The rumor that GT Advanced Technologies (GTAT) is on track to supply sapphire for Apple's (NASDAQ:AAPL) upcoming iPhone, replacing Gorilla Glass, has had no effect on Corning's (NYSE:GLW) shares this year. Corning has appreciated 24% so far in 2014, and its first-quarter results were also strong. However, with Corning expected to release its second-quarter results this week, will it be able to sustain its momentum? Let's find out.
Solid growth expected
Corning is expected to report a 25% year-over-year jump in revenue. Its earnings are expected to increase to $0.38 per share from $0.32 per share in the year-ago period. The company's results are expected to be driven by its acquisition of Samsung Corning Precision Materials. In addition, a look at the company's strategies and the advantages over GT Advanced Technologies' sapphire indicates that Corning's solid performance is set to continue.
Gorilla Glass Isn't Dead Yet
Corning bears have consistently claimed that Apple is close to dumping Gorilla Glass in favor of GT Advanced Technologies' sapphire. Corning's share price will stumble if Apple decides to switch to a sapphire display for its iPhone 6, however I don't think it will happen.
Although sapphire is scratch resistant, producing sapphire for an iPhone-sized screen will cost 3-4 times more than Gorilla Glass. With the smartphone market saturating, I don't think Apple will risk putting expensive sapphire display in its iPhone and reduce its margins.
Due to the high cost of production, using sapphire for big-screened devices makes less sense. Thus, I don't think Apple will use sapphire for the iPhone 6, which is rumored to have a 4.7-inch and 5.5-inch screen. However, I do think Apple will use sapphire display for the iWatch, which is anticipated to have a variable screen size ranging from 1.7-inch to 2.5-inch.
In addition, recent reports suggest that Apple's iPhone 6 will not feature a sapphire display indeed. MacRumors recently published:
The report notes that Apple's sapphire display may cost 1743 yuan (or $280) in materials, which is a significant jump over the $44 estimated for the 4-inch Retina display used in the iPhone 5s. This extra expense could increase the retail price of the next generation iPhone by approximately 50 percent, which may price the smartphone beyond the affordability point for most consumers.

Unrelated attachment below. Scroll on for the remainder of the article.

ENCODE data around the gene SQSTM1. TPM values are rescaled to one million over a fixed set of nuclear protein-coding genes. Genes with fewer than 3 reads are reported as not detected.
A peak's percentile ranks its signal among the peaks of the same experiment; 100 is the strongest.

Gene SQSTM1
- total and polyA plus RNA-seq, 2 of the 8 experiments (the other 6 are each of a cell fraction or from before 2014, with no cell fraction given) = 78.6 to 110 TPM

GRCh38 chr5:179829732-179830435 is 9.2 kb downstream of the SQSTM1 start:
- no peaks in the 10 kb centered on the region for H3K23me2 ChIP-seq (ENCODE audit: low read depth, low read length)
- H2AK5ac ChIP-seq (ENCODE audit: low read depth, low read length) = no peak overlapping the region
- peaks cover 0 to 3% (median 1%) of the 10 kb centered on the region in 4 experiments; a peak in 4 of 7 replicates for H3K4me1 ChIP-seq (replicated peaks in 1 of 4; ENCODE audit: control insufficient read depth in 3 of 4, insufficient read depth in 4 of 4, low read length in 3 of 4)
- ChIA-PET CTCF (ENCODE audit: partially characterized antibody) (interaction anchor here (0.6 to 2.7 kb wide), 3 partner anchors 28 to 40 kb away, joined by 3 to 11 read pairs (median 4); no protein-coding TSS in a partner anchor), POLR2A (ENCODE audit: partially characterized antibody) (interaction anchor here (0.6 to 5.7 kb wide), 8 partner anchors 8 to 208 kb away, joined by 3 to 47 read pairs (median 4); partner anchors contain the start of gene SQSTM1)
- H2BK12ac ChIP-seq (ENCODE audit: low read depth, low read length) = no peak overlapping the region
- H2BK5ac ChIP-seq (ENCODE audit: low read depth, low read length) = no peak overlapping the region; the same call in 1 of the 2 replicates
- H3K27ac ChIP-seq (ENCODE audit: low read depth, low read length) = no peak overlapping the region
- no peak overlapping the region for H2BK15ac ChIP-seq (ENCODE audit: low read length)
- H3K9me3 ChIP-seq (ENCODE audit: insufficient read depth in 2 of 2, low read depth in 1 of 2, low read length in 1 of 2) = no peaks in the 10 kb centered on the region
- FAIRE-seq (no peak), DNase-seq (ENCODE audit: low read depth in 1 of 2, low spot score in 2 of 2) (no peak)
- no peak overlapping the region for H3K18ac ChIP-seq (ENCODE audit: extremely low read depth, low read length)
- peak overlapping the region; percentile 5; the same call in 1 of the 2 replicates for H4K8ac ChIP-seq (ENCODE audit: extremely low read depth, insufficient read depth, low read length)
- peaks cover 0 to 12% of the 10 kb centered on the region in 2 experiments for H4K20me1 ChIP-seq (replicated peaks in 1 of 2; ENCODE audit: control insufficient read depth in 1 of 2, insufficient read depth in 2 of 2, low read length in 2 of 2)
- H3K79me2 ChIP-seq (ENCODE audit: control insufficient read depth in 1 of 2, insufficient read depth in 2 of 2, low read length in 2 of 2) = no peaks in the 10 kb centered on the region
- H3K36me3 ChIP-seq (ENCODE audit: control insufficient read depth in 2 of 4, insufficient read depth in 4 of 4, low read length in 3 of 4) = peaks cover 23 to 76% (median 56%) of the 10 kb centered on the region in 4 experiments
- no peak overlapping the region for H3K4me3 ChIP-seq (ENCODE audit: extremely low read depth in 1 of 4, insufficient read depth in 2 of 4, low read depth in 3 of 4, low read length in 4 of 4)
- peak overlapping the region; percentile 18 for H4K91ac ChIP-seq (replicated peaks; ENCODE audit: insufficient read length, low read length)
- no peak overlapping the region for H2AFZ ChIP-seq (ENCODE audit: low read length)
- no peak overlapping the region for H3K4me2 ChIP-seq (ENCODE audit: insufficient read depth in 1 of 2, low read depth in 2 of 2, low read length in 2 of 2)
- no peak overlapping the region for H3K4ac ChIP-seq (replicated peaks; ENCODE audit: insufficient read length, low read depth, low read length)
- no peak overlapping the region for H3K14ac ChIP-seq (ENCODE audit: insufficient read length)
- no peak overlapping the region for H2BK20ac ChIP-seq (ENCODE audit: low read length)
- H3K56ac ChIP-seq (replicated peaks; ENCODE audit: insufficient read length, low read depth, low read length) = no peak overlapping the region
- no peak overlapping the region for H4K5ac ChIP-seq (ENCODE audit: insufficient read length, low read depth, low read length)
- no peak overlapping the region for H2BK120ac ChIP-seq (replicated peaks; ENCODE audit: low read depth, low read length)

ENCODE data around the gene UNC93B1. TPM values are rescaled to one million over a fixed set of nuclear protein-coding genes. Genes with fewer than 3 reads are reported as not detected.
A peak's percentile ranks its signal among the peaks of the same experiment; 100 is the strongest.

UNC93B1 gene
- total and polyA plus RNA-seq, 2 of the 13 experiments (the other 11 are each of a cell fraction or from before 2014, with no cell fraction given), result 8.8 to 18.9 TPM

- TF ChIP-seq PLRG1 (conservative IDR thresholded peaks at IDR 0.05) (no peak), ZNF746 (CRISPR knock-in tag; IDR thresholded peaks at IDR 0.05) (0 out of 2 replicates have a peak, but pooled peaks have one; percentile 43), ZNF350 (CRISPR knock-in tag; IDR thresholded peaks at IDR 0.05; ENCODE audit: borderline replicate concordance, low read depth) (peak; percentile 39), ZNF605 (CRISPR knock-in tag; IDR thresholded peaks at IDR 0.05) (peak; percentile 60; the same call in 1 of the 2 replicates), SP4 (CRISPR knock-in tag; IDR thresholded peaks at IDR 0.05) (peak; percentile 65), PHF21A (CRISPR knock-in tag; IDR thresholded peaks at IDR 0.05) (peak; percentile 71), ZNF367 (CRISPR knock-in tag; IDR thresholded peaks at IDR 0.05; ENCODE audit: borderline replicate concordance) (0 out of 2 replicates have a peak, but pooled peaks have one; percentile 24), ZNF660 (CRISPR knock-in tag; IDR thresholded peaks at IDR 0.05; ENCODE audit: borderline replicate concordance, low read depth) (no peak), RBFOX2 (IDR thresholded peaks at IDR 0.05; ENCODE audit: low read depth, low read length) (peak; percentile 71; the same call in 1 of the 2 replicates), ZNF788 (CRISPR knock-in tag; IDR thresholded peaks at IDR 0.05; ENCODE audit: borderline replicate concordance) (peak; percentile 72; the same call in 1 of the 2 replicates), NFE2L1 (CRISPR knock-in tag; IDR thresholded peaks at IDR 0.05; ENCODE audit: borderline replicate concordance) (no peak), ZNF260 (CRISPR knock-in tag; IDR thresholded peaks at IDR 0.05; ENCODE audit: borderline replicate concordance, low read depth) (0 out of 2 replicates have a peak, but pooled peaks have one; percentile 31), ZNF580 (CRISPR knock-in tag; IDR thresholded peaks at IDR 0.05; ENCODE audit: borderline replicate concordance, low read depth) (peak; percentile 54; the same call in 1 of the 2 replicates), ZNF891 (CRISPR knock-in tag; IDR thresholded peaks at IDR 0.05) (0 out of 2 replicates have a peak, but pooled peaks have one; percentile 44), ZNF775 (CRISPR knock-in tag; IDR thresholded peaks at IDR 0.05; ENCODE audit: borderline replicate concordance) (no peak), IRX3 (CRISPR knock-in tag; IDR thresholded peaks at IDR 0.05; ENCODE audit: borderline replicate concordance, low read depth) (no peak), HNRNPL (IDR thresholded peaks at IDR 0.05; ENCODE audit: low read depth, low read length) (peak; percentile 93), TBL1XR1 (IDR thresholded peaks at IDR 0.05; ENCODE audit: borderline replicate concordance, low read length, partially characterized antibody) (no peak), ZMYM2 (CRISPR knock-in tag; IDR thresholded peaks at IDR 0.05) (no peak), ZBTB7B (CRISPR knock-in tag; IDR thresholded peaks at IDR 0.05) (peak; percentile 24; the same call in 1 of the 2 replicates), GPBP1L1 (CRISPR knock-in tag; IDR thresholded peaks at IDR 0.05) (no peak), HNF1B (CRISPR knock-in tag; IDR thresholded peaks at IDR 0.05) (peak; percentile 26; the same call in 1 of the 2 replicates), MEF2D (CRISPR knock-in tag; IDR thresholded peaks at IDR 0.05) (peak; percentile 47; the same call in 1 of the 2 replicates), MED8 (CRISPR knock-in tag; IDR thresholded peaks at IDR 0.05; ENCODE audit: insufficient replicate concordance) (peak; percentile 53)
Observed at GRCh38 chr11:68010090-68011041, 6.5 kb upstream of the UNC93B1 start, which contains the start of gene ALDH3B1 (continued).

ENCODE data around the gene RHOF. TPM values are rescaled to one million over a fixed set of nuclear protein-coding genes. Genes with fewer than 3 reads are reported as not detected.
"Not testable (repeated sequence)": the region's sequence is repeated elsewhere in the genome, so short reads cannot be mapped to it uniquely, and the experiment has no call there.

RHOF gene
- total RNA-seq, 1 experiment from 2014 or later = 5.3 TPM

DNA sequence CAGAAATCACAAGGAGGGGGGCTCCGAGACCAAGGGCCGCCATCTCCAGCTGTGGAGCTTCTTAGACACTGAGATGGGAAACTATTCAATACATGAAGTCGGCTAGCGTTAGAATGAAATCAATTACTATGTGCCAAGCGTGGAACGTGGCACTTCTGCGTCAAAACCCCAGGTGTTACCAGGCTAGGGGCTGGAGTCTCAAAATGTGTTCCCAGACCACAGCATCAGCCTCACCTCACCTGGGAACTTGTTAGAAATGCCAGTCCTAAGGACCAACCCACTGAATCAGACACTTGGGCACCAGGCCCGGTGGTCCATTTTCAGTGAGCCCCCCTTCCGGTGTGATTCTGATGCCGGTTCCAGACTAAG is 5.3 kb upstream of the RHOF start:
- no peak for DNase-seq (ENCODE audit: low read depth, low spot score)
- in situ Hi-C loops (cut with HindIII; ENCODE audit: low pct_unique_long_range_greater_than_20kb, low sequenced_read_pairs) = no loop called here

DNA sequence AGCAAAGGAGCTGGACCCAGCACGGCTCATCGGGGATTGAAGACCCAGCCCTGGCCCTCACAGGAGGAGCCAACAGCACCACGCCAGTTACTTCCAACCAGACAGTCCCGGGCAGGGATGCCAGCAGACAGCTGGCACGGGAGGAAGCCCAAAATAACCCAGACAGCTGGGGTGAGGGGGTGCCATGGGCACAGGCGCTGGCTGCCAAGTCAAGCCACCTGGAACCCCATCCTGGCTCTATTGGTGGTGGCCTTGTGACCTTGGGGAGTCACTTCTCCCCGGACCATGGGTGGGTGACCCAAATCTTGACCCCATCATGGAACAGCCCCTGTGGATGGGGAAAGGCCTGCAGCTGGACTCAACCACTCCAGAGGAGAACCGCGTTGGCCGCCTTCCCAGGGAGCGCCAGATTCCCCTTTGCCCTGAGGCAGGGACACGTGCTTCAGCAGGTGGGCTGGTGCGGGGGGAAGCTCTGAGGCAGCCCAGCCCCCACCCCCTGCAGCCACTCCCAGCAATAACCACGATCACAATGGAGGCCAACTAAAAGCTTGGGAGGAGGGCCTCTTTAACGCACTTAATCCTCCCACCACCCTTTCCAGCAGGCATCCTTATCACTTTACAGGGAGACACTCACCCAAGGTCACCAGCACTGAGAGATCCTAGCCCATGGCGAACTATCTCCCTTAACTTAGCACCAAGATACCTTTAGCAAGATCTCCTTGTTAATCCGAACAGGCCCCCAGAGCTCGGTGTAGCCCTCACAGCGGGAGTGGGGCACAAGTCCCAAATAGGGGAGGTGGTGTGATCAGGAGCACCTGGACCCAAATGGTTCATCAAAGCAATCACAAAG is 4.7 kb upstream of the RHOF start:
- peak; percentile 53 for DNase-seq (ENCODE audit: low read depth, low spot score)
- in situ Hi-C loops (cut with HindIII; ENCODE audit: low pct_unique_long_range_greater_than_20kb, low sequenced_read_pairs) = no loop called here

This rumor corresponds with an earlier report from analyst Ming-Chi Kuo, who suggested that supply constraints may force Apple to reserve the sapphire display for premium iPhone models such as the 64GB version of the 5.5-inch iPhone 6.
Our monthly checks found GT had a successful month of May at its Arizona sapphire fab and estimate it shipped 1.6M two-inch equivalents (TIEs) of sapphire (up 60% m/m) to one of Apple's cover screen suppliers.
Due to the shortage of sapphire, Apple may decide to stick to Gorilla Glass for at least one of the two rumored versions of the iPhone 6, and with the sales of the flagship phone already expected to do 20% better than its predecessor, I don't think Corning will struggle.
The company witnessed optimistic views from Hemlock's customers, and it is seeing stability in the polysilicon market as well. Sales from specialty materials will jump 20%-25% this year. Despite slow sales in notebooks and desktops, sales in tablets are expected to rise this year. Benefits from the Corning Precision Material, or CPM, business in Korea and the resulting synergies from it will accelerate the operating results. The company is adopting cost control measures, and is also focusing on reducing expenses.
Corning expects to land more orders in the LCD market as consumers are preferring LCDs over small screen TVs worldwide. In addition, ultra high definition televisions with bigger screens will generate robust demand. The company expects to supply panels for about 26 million ultra HD sets this year.
Corning's impressive valuation is another plus point. It trades at a trailing P/E ratio of 18. Comparatively, the forward P/E is lower at 13. This means that Corning's earnings are expected to grow in the future. This is indeed the case, as for the next five years, Corning's earnings are estimated to increase at 15% a year, as compared to a loss of 2.85% a year in the last five years. Investors shouldn't worry much about the GT Advanced threat as Gorilla Glass has its own advantages, and its strong fundamentals make it a stock worth investing in.
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